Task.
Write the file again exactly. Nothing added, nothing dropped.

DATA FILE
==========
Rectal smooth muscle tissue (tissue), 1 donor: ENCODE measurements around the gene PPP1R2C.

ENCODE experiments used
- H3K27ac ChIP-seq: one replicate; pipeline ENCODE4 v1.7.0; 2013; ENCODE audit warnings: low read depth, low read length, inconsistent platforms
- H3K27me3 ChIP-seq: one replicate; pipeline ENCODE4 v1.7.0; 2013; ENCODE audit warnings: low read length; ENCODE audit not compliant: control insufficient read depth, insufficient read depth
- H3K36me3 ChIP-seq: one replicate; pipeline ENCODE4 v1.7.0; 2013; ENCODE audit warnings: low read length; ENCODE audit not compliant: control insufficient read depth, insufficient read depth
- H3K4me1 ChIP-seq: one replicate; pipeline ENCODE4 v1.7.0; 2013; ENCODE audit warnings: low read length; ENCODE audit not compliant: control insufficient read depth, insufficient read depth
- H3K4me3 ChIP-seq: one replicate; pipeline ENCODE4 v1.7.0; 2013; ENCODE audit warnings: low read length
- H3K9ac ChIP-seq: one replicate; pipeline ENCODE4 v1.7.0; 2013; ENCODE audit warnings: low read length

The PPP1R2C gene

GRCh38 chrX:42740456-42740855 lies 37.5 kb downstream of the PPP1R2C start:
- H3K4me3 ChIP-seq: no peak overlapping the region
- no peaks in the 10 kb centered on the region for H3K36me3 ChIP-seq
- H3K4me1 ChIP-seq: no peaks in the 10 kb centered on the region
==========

Rectal smooth muscle tissue (tissue), 1 donor: ENCODE measurements around the gene PPP1R2C.

ENCODE experiments used
- H3K27ac ChIP-seq: one replicate; pipeline ENCODE4 v1.7.0; 2013; ENCODE audit warnings: low read depth, low read length, inconsistent platforms
- H3K27me3 ChIP-seq: one replicate; pipeline ENCODE4 v1.7.0; 2013; ENCODE audit warnings: low read length; ENCODE audit not compliant: control insufficient read depth, insufficient read depth
- H3K36me3 ChIP-seq: one replicate; pipeline ENCODE4 v1.7.0; 2013; ENCODE audit warnings: low read length; ENCODE audit not compliant: control insufficient read depth, insufficient read depth
- H3K4me1 ChIP-seq: one replicate; pipeline ENCODE4 v1.7.0; 2013; ENCODE audit warnings: low read length; ENCODE audit not compliant: control insufficient read depth, insufficient read depth
- H3K4me3 ChIP-seq: one replicate; pipeline ENCODE4 v1.7.0; 2013; ENCODE audit warnings: low read length
- H3K9ac ChIP-seq: one replicate; pipeline ENCODE4 v1.7.0; 2013; ENCODE audit warnings: low read length

The PPP1R2C gene

GRCh38 chrX:42740456-42740855 lies 37.5 kb downstream of the PPP1R2C start:
- H3K4me3 ChIP-seq: no peak overlapping the region
- no peaks in the 10 kb centered on the region for H3K36me3 ChIP-seq
- H3K4me1 ChIP-seq: no peaks in the 10 kb centered on the region